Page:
Tilting Axis Curatorial Fellowship
The curatorial fellowship is a direct outcome of the Tilting Axis meetings in 2015 at Fresh Milk in Barbados and in 2016 at the Pérez Art Museum Miami. Scotland based cultural partners CCA Glasgow, David Dale Gallery, Hospitalfield and curatorial collective Mother Tongue produced a structural long-term fellowship for an emerging contemporary art practitioner living and working in the Caribbean.
This new fellowship opportunity focuses on the development of pragmatic and critical curatorial development hailing from the Caribbean region, and is research and practice-led, and mentor-based. Designed as a year-long programme between the Caribbean region and Scotland, it offers support for critical development of curatorial practice and gives a practical base in the partner institutions with visits to Scotland and throughout the Caribbean.
1. Curating beyond the Exhibition: Reflecting on Three Weeks in Scotland
I am not terribly excited by exhibitions. I needed to get that off my chest.
I like them, and sometimes they are perfectly appropriate, but of all the ways to communicate, it’s not my favourite. As an independent curator, it seems like a strange idea to have (or so I thought, but more on that later). After all, isn’t that what curators do? Make exhibitions? My answer is: sometimes, if that is what’s best. Read more →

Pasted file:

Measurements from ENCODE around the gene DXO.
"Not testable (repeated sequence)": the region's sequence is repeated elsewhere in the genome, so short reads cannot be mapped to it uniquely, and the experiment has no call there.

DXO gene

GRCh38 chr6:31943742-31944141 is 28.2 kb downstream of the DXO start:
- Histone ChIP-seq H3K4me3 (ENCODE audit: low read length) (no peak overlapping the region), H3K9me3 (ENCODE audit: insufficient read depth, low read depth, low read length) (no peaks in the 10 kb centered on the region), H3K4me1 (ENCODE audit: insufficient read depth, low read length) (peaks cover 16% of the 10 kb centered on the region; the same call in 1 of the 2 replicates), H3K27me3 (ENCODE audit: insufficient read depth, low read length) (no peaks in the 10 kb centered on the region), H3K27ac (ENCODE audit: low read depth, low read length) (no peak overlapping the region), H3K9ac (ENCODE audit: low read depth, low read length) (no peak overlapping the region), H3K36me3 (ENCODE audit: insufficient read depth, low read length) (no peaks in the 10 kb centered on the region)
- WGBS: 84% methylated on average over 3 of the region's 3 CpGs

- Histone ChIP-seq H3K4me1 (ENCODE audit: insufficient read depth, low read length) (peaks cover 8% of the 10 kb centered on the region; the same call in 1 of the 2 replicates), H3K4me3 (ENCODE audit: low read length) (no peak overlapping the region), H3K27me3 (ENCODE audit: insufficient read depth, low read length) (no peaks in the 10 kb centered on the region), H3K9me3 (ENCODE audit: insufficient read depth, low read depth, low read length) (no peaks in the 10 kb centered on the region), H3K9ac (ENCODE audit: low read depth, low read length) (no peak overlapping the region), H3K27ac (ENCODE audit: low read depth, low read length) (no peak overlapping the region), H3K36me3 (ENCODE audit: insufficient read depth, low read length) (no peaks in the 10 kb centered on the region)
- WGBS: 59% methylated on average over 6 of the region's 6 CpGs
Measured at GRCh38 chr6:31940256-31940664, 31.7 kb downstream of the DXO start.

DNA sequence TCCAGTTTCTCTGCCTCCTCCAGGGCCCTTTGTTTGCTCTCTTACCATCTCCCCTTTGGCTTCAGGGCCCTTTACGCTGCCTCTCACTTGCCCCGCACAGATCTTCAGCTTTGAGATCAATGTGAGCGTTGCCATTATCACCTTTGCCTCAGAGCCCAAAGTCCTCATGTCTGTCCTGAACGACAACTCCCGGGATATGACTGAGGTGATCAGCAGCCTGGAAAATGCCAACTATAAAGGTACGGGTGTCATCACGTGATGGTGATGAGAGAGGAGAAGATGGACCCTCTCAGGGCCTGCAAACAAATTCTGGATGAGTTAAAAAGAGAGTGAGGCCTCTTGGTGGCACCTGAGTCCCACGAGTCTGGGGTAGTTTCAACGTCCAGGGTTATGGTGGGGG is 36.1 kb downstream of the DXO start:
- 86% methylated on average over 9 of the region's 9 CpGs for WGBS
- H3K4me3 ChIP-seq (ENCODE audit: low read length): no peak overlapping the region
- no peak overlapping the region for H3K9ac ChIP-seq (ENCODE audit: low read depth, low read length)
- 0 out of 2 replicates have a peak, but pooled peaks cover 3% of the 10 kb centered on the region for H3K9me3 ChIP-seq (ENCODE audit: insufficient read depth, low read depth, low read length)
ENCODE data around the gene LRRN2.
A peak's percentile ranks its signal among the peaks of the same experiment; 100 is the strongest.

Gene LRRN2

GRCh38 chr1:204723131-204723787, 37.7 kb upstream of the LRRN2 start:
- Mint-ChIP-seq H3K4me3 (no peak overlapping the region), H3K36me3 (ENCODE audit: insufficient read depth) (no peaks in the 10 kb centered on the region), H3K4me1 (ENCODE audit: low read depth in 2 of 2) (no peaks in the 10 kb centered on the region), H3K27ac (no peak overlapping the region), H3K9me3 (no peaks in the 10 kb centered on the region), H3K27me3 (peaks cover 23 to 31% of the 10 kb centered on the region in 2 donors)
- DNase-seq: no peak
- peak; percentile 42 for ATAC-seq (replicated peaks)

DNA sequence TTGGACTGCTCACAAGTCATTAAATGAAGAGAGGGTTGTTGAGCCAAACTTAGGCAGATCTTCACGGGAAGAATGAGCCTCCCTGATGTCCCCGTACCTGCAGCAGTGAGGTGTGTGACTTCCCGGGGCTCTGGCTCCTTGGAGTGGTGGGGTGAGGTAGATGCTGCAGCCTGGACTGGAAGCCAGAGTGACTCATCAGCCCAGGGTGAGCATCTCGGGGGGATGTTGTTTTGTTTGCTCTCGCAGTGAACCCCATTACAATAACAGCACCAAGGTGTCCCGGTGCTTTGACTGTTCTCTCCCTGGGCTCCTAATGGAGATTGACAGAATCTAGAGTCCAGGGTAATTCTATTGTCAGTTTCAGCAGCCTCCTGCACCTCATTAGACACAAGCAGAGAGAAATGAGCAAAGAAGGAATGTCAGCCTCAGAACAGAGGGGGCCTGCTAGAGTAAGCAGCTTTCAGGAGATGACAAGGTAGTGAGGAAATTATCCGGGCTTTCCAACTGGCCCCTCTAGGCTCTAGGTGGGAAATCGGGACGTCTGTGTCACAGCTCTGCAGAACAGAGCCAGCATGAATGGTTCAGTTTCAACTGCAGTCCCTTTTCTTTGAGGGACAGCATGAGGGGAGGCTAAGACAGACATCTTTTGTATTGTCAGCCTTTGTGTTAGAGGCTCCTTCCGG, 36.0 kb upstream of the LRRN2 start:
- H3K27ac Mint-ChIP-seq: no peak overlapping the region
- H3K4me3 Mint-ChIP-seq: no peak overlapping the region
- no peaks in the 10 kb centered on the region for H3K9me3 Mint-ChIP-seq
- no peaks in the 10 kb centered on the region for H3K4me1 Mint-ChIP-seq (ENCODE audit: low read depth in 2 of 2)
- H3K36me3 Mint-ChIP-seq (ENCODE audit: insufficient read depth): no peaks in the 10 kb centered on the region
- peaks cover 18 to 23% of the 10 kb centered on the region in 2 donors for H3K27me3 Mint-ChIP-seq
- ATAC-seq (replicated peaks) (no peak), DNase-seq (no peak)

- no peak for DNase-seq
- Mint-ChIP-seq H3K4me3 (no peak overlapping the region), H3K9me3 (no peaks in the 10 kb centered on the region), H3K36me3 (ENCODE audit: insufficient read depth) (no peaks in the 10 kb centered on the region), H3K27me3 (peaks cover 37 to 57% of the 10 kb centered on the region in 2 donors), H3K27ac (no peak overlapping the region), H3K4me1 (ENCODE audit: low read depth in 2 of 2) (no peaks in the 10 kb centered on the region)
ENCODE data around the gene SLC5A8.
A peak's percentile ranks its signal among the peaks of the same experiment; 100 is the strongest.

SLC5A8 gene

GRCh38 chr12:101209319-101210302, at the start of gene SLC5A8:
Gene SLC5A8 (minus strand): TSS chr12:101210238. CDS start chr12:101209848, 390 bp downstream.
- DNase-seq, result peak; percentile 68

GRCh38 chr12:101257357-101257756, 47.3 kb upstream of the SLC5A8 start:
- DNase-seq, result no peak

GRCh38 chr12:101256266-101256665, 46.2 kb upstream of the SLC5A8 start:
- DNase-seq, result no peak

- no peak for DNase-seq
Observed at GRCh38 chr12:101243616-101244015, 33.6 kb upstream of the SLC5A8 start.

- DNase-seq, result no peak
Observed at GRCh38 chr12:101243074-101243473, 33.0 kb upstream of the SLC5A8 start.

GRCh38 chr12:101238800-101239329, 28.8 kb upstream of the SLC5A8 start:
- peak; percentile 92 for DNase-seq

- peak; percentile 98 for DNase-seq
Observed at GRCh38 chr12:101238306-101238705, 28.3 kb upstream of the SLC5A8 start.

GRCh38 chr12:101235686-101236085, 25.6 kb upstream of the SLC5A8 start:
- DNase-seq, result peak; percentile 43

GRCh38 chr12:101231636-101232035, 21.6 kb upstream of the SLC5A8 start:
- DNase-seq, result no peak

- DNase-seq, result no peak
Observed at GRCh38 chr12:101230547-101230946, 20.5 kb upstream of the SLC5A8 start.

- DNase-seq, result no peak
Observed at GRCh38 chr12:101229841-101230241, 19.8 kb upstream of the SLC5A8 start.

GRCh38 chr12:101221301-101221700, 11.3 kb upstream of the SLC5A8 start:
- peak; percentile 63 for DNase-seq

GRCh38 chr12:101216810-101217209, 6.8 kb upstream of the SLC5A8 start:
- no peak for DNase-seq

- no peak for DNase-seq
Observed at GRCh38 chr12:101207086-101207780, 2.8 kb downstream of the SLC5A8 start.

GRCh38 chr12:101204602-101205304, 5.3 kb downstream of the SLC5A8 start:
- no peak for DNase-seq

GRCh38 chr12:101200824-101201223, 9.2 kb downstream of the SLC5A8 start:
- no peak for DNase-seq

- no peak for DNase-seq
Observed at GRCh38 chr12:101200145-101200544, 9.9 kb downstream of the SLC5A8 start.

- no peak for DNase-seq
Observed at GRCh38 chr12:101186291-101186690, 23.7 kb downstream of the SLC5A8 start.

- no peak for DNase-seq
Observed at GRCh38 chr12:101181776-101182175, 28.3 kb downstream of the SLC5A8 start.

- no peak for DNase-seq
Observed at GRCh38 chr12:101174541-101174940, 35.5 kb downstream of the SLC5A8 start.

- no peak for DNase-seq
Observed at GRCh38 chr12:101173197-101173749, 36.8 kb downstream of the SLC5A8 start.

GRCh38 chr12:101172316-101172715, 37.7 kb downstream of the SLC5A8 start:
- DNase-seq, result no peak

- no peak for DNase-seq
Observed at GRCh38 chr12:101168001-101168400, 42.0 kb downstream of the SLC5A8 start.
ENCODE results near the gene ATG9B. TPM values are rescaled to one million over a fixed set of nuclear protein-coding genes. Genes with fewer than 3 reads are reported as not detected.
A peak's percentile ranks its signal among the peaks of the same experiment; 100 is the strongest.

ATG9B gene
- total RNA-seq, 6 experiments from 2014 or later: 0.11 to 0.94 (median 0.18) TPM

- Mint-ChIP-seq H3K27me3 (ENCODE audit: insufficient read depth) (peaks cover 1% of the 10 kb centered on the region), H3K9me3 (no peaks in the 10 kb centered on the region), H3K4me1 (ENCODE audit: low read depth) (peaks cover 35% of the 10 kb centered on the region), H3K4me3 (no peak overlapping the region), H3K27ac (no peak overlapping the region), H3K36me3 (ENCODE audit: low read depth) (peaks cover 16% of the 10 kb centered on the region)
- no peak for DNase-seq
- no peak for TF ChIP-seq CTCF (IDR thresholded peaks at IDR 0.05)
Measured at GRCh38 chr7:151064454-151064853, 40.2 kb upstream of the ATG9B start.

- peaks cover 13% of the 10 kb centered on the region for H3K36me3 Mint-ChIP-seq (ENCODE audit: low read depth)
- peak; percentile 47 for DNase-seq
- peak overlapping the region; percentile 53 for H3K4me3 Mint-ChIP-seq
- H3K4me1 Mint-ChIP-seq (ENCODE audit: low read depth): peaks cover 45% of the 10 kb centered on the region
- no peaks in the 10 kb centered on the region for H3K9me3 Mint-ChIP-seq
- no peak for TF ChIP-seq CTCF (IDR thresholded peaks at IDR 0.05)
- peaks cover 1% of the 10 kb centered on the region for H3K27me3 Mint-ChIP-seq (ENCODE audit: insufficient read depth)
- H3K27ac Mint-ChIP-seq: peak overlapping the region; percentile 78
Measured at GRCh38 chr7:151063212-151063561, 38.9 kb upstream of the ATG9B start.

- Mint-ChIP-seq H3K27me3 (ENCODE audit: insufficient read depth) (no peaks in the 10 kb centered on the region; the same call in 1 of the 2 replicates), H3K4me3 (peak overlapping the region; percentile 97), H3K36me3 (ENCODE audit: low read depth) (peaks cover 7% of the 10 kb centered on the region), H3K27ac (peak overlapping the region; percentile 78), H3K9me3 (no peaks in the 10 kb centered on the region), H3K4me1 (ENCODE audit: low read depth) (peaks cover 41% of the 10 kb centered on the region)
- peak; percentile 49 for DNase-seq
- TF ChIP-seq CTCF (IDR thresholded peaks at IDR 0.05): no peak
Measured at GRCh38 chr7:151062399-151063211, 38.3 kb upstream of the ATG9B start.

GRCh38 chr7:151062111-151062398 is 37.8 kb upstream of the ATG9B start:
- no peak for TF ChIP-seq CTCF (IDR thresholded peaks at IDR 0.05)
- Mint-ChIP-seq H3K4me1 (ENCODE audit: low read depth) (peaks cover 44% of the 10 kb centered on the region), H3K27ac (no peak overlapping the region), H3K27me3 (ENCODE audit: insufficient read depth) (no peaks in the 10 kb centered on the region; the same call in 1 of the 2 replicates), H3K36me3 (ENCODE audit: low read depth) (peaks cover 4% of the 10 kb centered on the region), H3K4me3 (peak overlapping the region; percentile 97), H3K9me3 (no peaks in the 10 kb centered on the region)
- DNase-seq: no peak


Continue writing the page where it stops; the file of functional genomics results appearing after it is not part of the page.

2. Getting Located: Three Weeks in Grenada
As a Jamaican, one feels a priori entitled to Caribbean-ness. There’s a sense that “we are the Caribbean”. Even the other islands—their tourist shops filled with Bob Marley tote bags and “no problem mon” mugs—know it. When people think “Caribbean”, they think “Jamaica”. I’m not trying to start a fight here. I’m just owning privilege, locating myself and being clear about my blind spots. Read more →
3. On Duppies and the Archive: Three Weeks in Barbados
Shortly after I arrived in Barbados, artist and manager of Fresh Milk Barbados, Katherine Kennedy told me a story about an old cotton tree that was to be cut down to make room for a parking lot. The plans never materialised. People came out to demonstrate against the felling of the tree. Read more →
4. Swimming Blind: A couple weeks in Suriname
When I think about Suriname, I think about rivers. I’d seen rivers before, or I thought I had. The rivers in Suriname were not the crystal clear, blue-green tinged, pebble-lined streams I knew in Jamaica though. These were opaque and wide, chocolate milk brown or reflective black. Read more →